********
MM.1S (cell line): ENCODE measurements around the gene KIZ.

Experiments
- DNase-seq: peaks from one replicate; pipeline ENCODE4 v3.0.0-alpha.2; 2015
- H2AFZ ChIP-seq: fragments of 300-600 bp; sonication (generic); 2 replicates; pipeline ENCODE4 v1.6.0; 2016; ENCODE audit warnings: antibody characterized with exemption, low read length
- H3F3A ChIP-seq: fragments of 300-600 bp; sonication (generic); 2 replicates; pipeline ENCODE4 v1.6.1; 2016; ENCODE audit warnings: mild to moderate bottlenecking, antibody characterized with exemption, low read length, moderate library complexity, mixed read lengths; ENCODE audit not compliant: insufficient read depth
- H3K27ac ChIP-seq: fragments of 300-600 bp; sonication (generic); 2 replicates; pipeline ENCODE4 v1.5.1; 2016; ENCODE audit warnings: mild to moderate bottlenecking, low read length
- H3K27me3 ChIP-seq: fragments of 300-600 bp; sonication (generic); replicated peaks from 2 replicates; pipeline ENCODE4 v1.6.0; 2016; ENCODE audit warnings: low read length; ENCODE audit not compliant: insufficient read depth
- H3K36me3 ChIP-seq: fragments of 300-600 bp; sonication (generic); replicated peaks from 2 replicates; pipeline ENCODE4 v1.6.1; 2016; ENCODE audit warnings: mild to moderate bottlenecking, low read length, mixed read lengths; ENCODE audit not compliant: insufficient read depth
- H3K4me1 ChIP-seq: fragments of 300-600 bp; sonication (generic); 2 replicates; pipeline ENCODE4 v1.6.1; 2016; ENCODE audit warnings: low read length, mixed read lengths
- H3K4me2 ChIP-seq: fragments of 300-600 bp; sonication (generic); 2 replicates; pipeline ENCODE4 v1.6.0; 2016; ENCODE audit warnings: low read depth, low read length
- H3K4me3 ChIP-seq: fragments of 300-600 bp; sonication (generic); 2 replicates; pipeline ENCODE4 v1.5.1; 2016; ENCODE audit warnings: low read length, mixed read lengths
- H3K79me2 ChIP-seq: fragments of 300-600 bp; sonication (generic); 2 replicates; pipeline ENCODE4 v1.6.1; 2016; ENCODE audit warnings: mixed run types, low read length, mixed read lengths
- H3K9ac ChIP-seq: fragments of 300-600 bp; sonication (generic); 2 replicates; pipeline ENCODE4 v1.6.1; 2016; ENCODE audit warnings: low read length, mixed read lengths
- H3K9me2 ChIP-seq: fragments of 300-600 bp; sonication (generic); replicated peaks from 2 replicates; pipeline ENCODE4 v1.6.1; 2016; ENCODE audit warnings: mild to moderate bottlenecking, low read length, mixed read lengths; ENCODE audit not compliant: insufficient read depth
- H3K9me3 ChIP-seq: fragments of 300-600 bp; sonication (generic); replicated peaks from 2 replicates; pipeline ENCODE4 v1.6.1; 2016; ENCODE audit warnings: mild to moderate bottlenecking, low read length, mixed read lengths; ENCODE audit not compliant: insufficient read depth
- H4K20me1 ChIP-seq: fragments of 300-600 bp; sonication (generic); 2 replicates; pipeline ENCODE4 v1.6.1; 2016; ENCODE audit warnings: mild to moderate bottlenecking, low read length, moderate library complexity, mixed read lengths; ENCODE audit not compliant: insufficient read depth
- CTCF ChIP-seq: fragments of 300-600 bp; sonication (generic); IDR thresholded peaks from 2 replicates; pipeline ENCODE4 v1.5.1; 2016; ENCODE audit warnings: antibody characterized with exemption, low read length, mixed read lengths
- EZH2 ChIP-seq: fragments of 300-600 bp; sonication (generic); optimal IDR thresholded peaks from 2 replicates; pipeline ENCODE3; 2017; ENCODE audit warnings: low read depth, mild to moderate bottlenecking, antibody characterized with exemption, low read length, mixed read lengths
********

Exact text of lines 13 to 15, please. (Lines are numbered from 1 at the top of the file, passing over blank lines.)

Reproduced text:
- H3K9ac ChIP-seq: fragments of 300-600 bp; sonication (generic); 2 replicates; pipeline ENCODE4 v1.6.1; 2016; ENCODE audit warnings: low read length, mixed read lengths
- H3K9me2 ChIP-seq: fragments of 300-600 bp; sonication (generic); replicated peaks from 2 replicates; pipeline ENCODE4 v1.6.1; 2016; ENCODE audit warnings: mild to moderate bottlenecking, low read length, mixed read lengths; ENCODE audit not compliant: insufficient read depth
- H3K9me3 ChIP-seq: fragments of 300-600 bp; sonication (generic); replicated peaks from 2 replicates; pipeline ENCODE4 v1.6.1; 2016; ENCODE audit warnings: mild to moderate bottlenecking, low read length, mixed read lengths; ENCODE audit not compliant: insufficient read depth